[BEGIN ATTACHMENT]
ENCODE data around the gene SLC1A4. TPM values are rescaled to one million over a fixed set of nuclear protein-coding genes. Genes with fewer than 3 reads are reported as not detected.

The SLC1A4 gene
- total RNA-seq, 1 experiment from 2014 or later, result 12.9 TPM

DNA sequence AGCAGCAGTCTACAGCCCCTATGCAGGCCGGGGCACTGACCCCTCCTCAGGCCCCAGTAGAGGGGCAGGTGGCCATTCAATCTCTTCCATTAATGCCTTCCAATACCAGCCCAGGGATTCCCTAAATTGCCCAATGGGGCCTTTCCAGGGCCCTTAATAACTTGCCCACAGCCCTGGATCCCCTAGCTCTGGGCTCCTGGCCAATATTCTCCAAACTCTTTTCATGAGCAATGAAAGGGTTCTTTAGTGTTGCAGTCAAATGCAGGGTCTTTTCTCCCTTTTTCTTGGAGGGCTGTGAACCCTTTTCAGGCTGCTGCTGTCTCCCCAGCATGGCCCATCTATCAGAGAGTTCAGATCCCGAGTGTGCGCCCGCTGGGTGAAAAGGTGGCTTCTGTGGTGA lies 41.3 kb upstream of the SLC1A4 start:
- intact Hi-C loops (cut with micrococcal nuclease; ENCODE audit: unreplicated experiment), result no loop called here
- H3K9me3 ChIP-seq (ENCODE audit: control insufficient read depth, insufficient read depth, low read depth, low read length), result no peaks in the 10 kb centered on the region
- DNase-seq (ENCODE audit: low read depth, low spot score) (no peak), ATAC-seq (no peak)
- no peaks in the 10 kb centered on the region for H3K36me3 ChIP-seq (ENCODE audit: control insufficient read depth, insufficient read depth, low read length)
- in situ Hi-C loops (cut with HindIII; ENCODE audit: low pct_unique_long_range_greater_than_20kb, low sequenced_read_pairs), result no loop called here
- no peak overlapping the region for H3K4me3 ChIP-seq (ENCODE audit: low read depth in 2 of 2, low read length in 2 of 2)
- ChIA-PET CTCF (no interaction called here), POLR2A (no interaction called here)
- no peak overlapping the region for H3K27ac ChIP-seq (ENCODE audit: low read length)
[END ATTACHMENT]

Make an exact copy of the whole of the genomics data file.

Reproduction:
ENCODE data around the gene SLC1A4. TPM values are rescaled to one million over a fixed set of nuclear protein-coding genes. Genes with fewer than 3 reads are reported as not detected.

The SLC1A4 gene
- total RNA-seq, 1 experiment from 2014 or later, result 12.9 TPM

DNA sequence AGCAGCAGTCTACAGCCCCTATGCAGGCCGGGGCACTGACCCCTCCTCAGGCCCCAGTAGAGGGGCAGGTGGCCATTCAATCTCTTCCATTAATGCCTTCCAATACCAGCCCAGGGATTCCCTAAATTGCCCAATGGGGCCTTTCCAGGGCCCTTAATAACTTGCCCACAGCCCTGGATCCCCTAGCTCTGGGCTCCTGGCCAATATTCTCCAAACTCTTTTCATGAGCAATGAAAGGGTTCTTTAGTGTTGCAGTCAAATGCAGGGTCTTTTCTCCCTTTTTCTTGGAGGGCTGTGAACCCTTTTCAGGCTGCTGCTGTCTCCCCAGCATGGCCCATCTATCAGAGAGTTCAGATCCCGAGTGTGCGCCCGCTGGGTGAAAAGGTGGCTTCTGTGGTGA lies 41.3 kb upstream of the SLC1A4 start:
- intact Hi-C loops (cut with micrococcal nuclease; ENCODE audit: unreplicated experiment), result no loop called here
- H3K9me3 ChIP-seq (ENCODE audit: control insufficient read depth, insufficient read depth, low read depth, low read length), result no peaks in the 10 kb centered on the region
- DNase-seq (ENCODE audit: low read depth, low spot score) (no peak), ATAC-seq (no peak)
- no peaks in the 10 kb centered on the region for H3K36me3 ChIP-seq (ENCODE audit: control insufficient read depth, insufficient read depth, low read length)
- in situ Hi-C loops (cut with HindIII; ENCODE audit: low pct_unique_long_range_greater_than_20kb, low sequenced_read_pairs), result no loop called here
- no peak overlapping the region for H3K4me3 ChIP-seq (ENCODE audit: low read depth in 2 of 2, low read length in 2 of 2)
- ChIA-PET CTCF (no interaction called here), POLR2A (no interaction called here)
- no peak overlapping the region for H3K27ac ChIP-seq (ENCODE audit: low read length)